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The Beatles came to an end in 1970 after a collection of disagreements, and a slow degradation of relationships between the four members. John Lennon, George Harrison, Paul McCartney, and Ringo Starr were the most popular people on the planet, but they simply couldn’t work together any more after ten years of hard recording, performing, and touring.
The 1960s were a different time for the band, however. Despite becoming icons later in the decade, they began with nothing to their names, and no notoriety.
A recent interview with former Fab Four pal and artist Klaus Voorman told of the band’s squalor in the earlier days.
Voorman first explained to The Guardian that he met the band in Hamburg, Germany, in 1960.
After storming out of the home of his girlfriend at the time – The Beatles’ photographer Astrid Kirchherr – he came across a club that the Fab Four were playing at.
After returning with some friends, Voorman entered and watched the band play.
Voorman was, at first, rejected by Lennon, before he built fast friendships with all of the members.
The artist then explained how his friendship was helped in no small part by the fact Kirchherr invited them over to her parents’ house to bathe.
Voorman explained the band’s lack of fame forced them to “wash and shave using water from the club’s urinals”.
Later in his life Voorman played with Lennon and Yoko Ono in the Plastic Ono Band.
He explained they were entirely unrehearsed, prompting them to practice their setlist on a plane.
Voorman explained: “John said, ‘Oh, we’ll rehearse on the plane.’ So there we were, sitting in the last row, next to the jets, and me playing an electric bass with no amplifier.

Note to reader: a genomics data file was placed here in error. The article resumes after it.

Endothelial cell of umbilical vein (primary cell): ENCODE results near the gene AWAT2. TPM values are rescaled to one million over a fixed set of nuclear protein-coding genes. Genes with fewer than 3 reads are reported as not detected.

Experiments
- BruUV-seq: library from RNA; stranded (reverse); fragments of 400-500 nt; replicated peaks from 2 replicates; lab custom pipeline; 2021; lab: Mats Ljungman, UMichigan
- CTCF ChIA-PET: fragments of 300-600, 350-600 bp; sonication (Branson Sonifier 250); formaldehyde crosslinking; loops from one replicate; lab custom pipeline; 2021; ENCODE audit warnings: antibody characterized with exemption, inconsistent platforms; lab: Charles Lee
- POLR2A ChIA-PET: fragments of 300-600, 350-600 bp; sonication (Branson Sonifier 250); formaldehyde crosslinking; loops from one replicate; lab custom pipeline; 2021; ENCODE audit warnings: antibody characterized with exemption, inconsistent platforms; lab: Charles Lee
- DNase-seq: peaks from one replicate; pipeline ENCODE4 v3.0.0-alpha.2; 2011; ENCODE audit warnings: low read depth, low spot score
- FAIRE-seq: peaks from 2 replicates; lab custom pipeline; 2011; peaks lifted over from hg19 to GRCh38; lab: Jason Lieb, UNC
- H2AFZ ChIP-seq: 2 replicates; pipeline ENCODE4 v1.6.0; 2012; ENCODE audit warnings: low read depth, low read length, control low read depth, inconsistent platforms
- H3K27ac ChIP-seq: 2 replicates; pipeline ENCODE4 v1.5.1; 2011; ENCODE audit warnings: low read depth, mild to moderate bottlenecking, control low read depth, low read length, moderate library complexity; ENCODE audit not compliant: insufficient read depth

“I couldn’t hear a thing that I was doing. I was more nervous for John than me.”
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Going on to detail the uncertainty behind the Plastic Ono Band, Voorman continued: “I mean, John – the Beatle – suddenly going up on stage with a band that hadn’t rehearsed. It was incredible.”
Lennon was never too worried about doing or saying what he thought was right – and that put him in a feudal situation with legendary rocker Rod Stewart.
Speaking to David Sheff alongside Yoko, Lennon once suggested there were some vast similarities in Stewart’s song, The Killing of Georgie, to his earlier hit, Don’t Let Me Down.
He said: “By the way, Rod Stewart turned that [Don’t Let Me Down] into [Georgie] don’t go-o-o. That’s one the publishers never noticed.”
Lennon asked: “Why didn’t he just sing Don’t Let Me Down?
“The same reason I don’t sing other people’s stuff: because you don’t get paid.”
In 2016 Stewart commented on the similarities, saying: “It does sound like it. Nothing wrong with a good steal!
“I’m sure if you look back to the 60s, you’d find other songs with those three chords and that melody line.”
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